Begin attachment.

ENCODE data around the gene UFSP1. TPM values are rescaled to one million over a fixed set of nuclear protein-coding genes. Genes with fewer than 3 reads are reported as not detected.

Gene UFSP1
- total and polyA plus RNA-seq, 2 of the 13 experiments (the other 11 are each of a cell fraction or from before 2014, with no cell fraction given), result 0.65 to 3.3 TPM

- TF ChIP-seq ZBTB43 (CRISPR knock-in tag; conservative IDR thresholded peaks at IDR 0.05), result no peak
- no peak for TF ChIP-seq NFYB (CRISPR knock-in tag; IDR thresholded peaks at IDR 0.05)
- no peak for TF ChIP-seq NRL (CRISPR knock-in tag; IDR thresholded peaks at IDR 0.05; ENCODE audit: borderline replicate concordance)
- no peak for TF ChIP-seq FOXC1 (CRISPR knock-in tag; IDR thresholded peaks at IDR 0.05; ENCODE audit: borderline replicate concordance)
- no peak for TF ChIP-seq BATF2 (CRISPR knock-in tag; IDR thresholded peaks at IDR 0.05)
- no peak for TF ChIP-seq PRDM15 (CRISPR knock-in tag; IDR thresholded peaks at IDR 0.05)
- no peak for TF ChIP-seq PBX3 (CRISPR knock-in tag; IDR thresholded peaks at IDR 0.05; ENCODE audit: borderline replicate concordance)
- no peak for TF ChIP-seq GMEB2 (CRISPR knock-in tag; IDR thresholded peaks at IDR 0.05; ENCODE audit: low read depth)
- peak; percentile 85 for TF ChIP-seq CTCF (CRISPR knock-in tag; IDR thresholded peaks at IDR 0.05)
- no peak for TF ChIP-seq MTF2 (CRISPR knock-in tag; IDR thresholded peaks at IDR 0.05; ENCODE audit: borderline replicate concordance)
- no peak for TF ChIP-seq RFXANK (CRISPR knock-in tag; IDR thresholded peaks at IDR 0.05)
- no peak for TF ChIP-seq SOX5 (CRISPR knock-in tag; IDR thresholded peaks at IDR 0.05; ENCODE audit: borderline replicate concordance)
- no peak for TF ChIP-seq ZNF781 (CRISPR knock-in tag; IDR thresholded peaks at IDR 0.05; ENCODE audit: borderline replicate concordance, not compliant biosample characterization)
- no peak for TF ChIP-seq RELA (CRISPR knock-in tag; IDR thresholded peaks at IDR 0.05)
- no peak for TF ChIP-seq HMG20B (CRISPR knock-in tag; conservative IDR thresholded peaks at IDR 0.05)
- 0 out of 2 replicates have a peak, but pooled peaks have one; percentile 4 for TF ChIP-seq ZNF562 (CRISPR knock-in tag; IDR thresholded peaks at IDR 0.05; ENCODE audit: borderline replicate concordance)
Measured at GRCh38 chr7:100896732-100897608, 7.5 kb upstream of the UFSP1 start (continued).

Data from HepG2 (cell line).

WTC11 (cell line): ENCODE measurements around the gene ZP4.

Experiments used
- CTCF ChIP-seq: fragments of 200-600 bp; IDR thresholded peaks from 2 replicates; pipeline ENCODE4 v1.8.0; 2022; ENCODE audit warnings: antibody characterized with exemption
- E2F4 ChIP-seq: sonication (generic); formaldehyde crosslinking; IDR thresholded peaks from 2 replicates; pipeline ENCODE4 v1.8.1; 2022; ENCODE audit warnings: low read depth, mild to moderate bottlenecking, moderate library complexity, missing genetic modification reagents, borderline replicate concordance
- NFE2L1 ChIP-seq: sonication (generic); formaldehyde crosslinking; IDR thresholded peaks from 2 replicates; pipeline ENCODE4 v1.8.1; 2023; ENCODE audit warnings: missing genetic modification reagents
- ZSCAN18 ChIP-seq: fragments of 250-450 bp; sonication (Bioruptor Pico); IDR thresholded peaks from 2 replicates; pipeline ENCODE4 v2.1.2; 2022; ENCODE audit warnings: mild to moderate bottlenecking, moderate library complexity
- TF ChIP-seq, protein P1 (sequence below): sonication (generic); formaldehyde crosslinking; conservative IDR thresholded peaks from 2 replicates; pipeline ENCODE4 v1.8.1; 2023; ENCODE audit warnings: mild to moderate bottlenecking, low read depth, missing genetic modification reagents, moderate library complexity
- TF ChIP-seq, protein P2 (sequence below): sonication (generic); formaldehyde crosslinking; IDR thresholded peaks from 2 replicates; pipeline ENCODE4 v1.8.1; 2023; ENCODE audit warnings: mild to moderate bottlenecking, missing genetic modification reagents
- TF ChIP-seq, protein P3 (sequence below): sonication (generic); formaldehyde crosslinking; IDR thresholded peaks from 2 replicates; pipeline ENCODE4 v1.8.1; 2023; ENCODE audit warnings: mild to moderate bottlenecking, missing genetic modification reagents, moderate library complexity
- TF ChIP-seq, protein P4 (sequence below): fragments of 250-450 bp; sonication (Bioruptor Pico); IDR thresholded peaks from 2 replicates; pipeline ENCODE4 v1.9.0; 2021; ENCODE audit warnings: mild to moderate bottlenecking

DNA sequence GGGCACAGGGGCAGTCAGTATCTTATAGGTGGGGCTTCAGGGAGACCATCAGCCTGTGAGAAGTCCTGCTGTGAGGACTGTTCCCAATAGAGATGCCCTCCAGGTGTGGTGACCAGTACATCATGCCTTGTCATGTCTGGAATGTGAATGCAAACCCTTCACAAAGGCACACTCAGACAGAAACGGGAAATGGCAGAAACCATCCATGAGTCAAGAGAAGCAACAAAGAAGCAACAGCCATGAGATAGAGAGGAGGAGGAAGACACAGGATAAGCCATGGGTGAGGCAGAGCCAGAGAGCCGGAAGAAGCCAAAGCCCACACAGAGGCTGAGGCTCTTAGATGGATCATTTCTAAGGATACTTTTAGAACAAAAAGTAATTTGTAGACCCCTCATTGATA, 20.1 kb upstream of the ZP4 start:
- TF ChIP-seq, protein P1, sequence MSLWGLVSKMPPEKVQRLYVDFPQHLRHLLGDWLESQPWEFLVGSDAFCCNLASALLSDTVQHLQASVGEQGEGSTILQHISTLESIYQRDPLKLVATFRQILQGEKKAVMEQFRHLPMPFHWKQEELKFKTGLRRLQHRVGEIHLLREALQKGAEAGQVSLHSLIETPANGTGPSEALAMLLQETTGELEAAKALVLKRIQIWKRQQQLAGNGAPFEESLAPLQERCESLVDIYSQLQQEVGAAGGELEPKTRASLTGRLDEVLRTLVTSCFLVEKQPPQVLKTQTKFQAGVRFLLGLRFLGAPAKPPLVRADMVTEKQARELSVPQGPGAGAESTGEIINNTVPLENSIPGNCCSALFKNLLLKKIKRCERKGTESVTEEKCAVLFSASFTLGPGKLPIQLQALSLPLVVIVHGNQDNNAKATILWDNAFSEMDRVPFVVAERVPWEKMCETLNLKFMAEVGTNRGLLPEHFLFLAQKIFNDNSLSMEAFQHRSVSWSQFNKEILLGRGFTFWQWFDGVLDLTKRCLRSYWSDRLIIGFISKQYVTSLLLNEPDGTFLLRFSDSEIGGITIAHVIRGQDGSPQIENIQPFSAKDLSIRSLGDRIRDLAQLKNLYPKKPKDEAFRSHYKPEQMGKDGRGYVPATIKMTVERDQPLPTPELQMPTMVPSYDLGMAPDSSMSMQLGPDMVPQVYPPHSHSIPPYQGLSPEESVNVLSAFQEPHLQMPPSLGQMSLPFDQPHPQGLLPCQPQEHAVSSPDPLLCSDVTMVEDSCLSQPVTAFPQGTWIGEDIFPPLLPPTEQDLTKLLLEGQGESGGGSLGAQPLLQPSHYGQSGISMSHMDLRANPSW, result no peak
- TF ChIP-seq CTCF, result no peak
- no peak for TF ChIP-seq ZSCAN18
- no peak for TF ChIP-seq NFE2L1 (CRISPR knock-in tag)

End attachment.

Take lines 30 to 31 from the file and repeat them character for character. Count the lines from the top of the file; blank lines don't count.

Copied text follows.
- TF ChIP-seq, protein P3 (sequence below): sonication (generic); formaldehyde crosslinking; IDR thresholded peaks from 2 replicates; pipeline ENCODE4 v1.8.1; 2023; ENCODE audit warnings: mild to moderate bottlenecking, missing genetic modification reagents, moderate library complexity
- TF ChIP-seq, protein P4 (sequence below): fragments of 250-450 bp; sonication (Bioruptor Pico); IDR thresholded peaks from 2 replicates; pipeline ENCODE4 v1.9.0; 2021; ENCODE audit warnings: mild to moderate bottlenecking